What does a Holistic Nurse do?

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  • Written By: N. Madison
  • Edited By: Jenn Walker
  • Last Modified Date: 21 January 2020
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A holistic nurse practices a special type of nursing that cares for the patient’s entire being instead of just the part of his body that is ill or injured. A nurse who opts for holistic nursing cares for her patient’s mind, body, and spirit. The idea of holistic nursing is that a patient’s unique health beliefs, culture, and even environment all play an important role in his ability to heal.

An individual who chooses to become a holistic nurse usually receives the same level of education and training a regular nurse does. This typically involves the earning of either a bachelor’s degree, associate’s degree, or diploma from a jurisdiction-approved nursing program. After graduating, an aspiring holistic nurse goes on to take the licensing or certification exams that are required in his particular jurisdiction. He then takes his certification one step further by earning certification in holistic nursing as well.

In order to heal the whole person, a holistic nurse must spend time gaining knowledge of how a person's mind, body, and spirit are interconnected. He must also learn how emotions, environment, and culture influence a patient’s well-being. He has to learn to view each patient as a unique person with different thoughts and feelings rather than as a mere collection of limbs and organs. A holistic nurse also spends time considering why his patient feels and thinks as he does. He even attempts to ascertain how the patient's experiences and thoughts are connected.


Once a holistic nurse feels he has gained a good understanding of his patient, he uses the knowledge he’s gained to provide his patients with individualized treatment. At the same time, however, he must also provide care that is in keeping with the basic standards of medicine. Sometimes doing both can be challenging and require the nurse to work to keep holistic methods well balanced with traditional medicine.

When providing care, a holistic nurse is likely to use some alternative medical treatments. For example, a person in this field may use herbs in caring for his patients. Since he is also trained in the use of traditional medicine, he does not discard or turn his back on more generally accepted medical practices. Instead, he uses alternative care principles to add to what he can do for each patient. The combination of traditional and alternative methods is said to better care for a patient’s body and overall well-being.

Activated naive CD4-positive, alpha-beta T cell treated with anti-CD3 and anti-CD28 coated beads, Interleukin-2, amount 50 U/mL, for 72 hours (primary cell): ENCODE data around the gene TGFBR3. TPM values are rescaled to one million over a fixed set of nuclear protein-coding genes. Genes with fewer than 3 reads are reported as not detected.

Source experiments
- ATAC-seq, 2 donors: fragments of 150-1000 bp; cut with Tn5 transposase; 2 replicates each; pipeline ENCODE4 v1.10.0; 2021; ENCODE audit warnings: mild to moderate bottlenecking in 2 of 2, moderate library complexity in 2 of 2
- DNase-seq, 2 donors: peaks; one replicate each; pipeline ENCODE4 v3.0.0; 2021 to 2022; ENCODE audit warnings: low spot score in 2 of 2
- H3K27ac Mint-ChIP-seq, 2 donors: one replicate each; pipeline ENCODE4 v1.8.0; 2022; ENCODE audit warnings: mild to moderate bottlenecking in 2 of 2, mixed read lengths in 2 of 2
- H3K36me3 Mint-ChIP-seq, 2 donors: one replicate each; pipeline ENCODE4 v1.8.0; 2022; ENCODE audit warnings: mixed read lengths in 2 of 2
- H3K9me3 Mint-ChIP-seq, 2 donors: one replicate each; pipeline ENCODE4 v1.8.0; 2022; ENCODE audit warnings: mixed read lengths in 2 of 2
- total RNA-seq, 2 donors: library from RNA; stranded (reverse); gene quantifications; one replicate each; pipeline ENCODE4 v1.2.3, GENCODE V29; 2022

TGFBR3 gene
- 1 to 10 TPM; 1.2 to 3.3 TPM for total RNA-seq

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Post 2

Wouldn't a holistic nurse have to be very knowledgeable about medicines and herbs and well versed about how they interact?

I know that many natural herbs have medicinal properties and are used in holistic treatments. But if someone is already using some medication, herbs might counteract with the medication or result in some side effects. How can the holistic nurse keep all these potential risks in check?

And if a life threatening side effect results from the combination of regular medical practices and holistic practices, how is the nurse held accountable?

Personally, I would be scared to take on such responsibility and hesitant to prescribe any herbal remedies or holistic medications if I were a holistic nurse.

Post 1

I think that holistic nurses don't simply help treat their patients but also teach them lifestyle practices that will help them maintain their health even after treatment.

After I was treated by a holistic nurse, I continued the meditation and exercise methods that she taught me. I was suffering from anxiety and a eating disorder. It was because I was too stressed and worried about everything. My nurse didn't just help me feel better in the shorter term, she also taught me how I can continue to manage the stress in a way that won't harm my health.

Now I watch out for the signs of anxiety and stress. I do meditation and breathing, as well as regular exercise before it gets worse. Being conscious about what is happening to my body and how my feelings trigger illness has really changed my life. I'm grateful to the holistic nurse at my hospice that helped me do this.

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